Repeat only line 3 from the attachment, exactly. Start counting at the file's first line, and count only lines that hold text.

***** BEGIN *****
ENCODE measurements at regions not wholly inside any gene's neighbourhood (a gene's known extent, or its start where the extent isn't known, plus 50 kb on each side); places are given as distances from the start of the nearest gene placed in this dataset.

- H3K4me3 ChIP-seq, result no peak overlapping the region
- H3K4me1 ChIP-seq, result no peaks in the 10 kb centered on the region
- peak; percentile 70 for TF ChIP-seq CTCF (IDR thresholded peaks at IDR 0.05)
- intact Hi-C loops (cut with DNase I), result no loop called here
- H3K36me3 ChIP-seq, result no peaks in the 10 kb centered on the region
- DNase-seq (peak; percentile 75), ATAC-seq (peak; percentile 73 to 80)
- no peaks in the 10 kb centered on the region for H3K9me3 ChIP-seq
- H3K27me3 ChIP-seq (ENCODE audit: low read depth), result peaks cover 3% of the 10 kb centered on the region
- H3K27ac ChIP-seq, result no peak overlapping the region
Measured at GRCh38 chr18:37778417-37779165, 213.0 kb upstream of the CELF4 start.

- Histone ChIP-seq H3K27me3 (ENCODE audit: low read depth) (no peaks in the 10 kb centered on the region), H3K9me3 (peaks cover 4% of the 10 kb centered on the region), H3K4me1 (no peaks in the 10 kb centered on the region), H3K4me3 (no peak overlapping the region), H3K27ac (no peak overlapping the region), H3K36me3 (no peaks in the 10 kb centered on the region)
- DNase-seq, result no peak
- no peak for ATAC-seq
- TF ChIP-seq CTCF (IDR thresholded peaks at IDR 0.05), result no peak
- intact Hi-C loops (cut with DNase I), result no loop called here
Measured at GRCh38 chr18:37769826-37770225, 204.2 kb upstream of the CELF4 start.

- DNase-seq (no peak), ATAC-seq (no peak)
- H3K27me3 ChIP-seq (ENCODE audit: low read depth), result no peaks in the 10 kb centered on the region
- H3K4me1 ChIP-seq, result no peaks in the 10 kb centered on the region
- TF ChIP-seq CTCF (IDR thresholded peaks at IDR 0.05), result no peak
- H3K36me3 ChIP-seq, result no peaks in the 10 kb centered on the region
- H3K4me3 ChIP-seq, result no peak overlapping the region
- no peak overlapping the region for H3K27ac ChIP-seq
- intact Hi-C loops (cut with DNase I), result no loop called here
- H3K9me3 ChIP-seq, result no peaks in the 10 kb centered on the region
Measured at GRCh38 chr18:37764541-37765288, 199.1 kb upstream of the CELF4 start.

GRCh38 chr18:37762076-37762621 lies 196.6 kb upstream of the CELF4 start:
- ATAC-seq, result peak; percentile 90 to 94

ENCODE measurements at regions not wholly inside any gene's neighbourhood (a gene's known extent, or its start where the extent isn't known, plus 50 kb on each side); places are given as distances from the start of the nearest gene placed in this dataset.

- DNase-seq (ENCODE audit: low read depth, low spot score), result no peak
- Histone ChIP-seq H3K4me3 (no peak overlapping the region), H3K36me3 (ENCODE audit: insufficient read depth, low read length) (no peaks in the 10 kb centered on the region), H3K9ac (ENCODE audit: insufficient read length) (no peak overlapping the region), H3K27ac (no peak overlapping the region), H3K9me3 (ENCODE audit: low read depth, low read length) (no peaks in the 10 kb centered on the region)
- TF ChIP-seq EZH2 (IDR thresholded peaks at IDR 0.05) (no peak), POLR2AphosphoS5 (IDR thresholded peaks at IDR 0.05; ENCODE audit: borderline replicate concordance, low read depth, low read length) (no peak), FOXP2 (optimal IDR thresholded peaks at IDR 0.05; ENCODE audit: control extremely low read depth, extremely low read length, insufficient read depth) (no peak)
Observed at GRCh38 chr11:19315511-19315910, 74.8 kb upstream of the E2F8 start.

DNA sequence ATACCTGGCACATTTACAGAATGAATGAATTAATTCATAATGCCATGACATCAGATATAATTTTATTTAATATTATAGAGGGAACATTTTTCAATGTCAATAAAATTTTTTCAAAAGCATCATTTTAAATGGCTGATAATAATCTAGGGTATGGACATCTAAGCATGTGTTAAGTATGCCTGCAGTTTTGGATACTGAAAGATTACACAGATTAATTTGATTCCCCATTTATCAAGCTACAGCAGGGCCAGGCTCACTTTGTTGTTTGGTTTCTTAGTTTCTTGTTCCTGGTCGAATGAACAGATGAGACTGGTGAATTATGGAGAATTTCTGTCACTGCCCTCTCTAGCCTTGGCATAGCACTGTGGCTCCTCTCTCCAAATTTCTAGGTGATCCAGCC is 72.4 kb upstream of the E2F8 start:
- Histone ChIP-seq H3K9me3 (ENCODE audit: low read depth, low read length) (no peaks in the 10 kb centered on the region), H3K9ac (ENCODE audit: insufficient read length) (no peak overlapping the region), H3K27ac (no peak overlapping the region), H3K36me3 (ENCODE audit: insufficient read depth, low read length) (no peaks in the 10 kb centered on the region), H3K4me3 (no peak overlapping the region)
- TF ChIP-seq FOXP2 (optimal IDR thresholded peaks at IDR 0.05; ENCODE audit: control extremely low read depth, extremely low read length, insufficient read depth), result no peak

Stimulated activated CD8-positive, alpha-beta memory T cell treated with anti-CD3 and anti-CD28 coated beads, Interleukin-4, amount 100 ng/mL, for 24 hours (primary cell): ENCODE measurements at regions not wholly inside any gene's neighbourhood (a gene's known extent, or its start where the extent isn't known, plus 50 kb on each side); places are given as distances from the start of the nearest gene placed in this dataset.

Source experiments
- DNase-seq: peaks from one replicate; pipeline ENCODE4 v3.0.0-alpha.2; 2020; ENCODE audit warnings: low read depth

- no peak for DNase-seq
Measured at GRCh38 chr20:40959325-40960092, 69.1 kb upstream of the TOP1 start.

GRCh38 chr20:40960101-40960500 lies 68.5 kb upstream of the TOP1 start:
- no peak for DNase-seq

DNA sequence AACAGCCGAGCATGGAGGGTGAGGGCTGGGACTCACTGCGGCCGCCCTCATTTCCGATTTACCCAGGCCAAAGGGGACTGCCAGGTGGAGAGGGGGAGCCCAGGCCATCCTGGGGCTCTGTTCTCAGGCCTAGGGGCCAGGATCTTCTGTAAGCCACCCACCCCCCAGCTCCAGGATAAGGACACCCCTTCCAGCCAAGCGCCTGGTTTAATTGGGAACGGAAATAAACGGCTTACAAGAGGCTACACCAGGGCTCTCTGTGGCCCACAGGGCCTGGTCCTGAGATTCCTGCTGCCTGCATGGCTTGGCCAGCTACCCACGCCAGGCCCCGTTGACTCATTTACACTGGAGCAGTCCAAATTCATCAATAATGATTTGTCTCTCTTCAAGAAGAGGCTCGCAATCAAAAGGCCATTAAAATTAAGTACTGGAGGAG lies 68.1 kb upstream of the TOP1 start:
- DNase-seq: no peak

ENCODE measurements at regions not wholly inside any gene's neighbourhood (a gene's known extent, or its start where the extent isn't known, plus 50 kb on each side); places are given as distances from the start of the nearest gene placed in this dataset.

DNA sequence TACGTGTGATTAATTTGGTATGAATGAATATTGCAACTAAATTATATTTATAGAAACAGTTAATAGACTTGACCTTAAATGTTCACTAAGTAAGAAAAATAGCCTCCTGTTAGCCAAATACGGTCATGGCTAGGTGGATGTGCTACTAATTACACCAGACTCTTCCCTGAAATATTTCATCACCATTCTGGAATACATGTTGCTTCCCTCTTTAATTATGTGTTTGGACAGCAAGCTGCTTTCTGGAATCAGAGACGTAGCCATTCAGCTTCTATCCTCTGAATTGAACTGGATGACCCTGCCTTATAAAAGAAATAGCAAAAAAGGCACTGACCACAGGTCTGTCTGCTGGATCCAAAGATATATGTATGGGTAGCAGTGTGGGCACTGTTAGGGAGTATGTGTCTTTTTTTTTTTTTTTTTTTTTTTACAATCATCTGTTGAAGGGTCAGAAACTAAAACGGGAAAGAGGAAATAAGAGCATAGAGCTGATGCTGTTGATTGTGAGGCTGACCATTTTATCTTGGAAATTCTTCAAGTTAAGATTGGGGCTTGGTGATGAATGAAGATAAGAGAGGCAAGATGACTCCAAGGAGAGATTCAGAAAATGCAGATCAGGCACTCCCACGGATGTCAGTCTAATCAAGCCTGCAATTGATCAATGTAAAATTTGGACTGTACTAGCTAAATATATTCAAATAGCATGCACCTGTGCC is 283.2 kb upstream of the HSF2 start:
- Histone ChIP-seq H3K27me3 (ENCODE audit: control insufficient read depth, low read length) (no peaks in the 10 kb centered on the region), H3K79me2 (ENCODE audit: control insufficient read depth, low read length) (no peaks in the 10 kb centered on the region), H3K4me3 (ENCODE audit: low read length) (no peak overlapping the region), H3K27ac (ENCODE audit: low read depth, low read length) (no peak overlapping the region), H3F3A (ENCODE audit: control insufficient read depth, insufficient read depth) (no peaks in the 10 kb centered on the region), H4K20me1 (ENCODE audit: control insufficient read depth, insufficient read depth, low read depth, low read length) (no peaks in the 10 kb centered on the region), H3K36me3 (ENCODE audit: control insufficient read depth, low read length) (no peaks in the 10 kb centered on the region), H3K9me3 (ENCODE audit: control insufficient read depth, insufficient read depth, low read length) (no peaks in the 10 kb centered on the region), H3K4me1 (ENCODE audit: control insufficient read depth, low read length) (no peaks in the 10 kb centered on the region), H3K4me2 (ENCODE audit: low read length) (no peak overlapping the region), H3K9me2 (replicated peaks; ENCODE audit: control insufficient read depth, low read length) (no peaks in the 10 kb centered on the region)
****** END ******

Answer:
- H3K4me1 ChIP-seq, result no peaks in the 10 kb centered on the region